Cape Gazette
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Movie Review

“Ides of March” just misses the mark

By Rob Rector | Oct 17, 2011

Like so many political candidates, "The Ides of March" makes a great stump speech (in the form of a trailer), but ultimately comes up short in delivering on its promise.

Director/cowriter/costar George Clooney has assembled a cast of some of the best American actors working today: Ryan Gosling, Phillip Seymour Hoffman, Marisa Tomei, Paul Giamatti, Jeffrey Wright. They all laudably work within the confines of the script and their punctuated time on screen, and the political tumult in which the script soaks is both timely and timeless.

The ingredients are all in place for a top-shelf, old-fashioned adult drama, one that slowly builds from simmer to boil and is filled with tense face-offs where voices barely raise above a whisper and still pack a punch.

Yet "March" never rises above the sum of its parts for some reason.

Gosling plays Stephen Meyers, a young political upstart who's the second-in-command in the political campaign of Democratic candidate Mike Morris (Clooney). Directly above the political rookie is veteran campaign manager Paul Zara (played by Hoffman). For Zara, Morris is just another candidate, and this is just another campaign. But Morris sees something more. He's the ideal candidate whose campaign speeches transcend empty promises and, to Meyers, he's a game-changer.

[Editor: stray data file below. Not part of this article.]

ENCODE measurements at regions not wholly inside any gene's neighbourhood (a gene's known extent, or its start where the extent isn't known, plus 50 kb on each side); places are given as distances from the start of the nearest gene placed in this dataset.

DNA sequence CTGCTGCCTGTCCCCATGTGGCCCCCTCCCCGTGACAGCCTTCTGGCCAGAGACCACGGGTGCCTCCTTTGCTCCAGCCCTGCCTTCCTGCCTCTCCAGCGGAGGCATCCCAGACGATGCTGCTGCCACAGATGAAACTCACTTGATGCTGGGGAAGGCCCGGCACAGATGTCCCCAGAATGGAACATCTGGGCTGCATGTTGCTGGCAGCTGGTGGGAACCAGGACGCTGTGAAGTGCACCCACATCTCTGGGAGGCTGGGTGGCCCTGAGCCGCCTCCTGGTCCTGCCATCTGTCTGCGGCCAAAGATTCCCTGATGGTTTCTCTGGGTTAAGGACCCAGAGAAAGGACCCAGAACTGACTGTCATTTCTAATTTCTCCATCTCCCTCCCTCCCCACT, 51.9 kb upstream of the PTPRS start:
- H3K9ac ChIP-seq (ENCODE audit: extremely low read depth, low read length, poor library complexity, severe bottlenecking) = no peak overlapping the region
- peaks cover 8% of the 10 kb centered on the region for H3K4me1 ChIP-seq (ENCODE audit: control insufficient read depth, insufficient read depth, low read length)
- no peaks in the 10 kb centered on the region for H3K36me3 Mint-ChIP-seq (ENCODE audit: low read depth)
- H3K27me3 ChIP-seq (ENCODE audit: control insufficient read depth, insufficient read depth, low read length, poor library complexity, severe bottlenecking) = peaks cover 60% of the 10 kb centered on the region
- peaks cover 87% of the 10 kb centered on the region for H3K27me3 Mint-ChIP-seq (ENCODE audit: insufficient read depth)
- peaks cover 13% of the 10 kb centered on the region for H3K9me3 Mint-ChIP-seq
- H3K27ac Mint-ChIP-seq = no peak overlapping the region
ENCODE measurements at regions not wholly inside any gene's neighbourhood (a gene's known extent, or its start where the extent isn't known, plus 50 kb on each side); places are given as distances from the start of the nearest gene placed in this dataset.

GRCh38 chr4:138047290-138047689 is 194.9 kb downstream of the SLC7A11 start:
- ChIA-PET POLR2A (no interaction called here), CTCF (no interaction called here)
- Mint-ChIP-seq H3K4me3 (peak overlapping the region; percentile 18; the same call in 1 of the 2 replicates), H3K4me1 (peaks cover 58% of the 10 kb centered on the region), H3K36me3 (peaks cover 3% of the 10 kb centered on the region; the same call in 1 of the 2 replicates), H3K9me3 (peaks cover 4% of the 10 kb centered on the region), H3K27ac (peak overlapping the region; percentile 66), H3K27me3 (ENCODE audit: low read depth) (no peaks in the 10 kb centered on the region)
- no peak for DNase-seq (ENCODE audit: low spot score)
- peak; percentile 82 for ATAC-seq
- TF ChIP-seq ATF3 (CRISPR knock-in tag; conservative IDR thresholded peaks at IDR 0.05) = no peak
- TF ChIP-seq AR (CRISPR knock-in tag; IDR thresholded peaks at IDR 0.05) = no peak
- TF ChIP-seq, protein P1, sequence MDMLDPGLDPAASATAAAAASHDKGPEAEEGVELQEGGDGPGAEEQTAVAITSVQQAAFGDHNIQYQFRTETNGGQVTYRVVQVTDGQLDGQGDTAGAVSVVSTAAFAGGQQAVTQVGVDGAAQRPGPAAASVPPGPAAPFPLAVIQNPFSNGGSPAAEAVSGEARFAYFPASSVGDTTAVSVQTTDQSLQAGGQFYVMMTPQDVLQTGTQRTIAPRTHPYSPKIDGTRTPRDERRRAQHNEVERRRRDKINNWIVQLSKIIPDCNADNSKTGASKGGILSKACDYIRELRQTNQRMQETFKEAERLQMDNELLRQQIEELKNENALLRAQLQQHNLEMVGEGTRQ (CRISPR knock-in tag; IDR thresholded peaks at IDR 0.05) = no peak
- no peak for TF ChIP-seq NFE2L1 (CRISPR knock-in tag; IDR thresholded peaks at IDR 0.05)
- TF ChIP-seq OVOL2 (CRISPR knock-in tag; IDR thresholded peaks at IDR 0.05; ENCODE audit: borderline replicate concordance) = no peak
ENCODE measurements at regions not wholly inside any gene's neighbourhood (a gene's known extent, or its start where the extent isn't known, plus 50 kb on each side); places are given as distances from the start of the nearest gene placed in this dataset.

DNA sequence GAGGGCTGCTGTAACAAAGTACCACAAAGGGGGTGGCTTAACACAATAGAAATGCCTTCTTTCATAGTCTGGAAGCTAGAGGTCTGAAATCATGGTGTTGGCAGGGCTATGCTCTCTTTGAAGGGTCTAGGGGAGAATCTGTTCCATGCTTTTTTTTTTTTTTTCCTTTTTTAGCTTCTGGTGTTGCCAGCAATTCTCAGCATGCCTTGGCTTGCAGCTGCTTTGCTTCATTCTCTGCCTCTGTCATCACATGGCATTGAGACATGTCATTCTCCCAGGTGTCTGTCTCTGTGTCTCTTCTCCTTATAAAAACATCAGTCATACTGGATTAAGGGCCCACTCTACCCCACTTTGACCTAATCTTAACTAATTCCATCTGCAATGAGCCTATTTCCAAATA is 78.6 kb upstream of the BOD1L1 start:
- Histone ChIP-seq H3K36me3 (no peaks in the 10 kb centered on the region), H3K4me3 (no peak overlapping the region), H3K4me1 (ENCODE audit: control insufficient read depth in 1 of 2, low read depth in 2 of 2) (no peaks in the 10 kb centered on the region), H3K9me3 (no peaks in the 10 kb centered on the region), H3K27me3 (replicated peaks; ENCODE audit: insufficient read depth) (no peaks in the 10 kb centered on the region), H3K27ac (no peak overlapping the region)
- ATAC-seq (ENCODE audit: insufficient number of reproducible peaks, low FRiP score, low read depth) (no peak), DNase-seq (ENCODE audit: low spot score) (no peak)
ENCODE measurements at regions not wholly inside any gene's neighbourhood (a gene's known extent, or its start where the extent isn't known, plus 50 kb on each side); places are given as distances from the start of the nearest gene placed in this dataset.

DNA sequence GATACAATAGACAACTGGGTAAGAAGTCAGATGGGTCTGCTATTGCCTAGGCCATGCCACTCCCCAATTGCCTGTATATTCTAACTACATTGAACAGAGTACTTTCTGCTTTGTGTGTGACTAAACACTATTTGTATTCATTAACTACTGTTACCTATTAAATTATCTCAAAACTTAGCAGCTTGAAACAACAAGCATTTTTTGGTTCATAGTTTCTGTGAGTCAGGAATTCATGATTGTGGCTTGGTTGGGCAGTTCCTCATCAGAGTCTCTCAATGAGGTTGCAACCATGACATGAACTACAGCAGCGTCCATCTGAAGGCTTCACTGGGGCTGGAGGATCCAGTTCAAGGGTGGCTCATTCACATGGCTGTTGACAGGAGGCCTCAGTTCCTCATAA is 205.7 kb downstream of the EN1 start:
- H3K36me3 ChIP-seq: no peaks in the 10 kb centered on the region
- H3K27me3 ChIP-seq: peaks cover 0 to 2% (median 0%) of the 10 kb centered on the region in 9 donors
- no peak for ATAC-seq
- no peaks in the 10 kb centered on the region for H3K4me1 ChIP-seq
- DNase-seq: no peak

Of course, Meyers stands to gain a great deal if Morris is elected, but he feels the country would gain even more with his victory. With polls in Morris' favor and the endorsement of a powerful senator about to be secured, things are looking sunny for the team. And, of course, that's when everything goes to hell.

Stephen gets a phone call from the opposition's campaign manager (played by Paul Giamatti), asking the young political whiz kid to switch teams, stating that there's some mud about to be slung that will be quite harmful to Morris. Complicating matters further is a flirty young intern (Evan Rachael Wood), who catches Stephen's attention and, well, we all know about young, flirty interns and politics, don't we?

There's obviously a storm cloud rolling over the Morris campaign, and it's one that can be viewed by a veteran New York Times political reporter (played by Tomei), who is quickly gathering the unraveling yarn.

This all sounds great written out, but as accomplished as Clooney is as a director, he never fully sells it as a complete package. As mentioned, the acting is uniformly strong, the dialogue is tight, and the salacious twists of inner politicking are enticing.

Still, as it all unfolded, I found it difficult to fully engage in its world. Maybe it was that no one as shrewd and savvy as Stephen could also be that naive to the dirtier tricks of the trade. The left-field revelation concerning the intern felt forced and out of bounds. And the climactic confrontation between Stephen and Morris lacked the sizzle that could make me care at all about the consequence. And in a film that focuses on meeting room melees and personal standoffs in uncomfortably close surroundings, authenticity is key, and "Ides" fails to muster it during pivotal points.

It's not enough to collapse the film entirely, but after watching it once, it certainly won't merit a second term on video.

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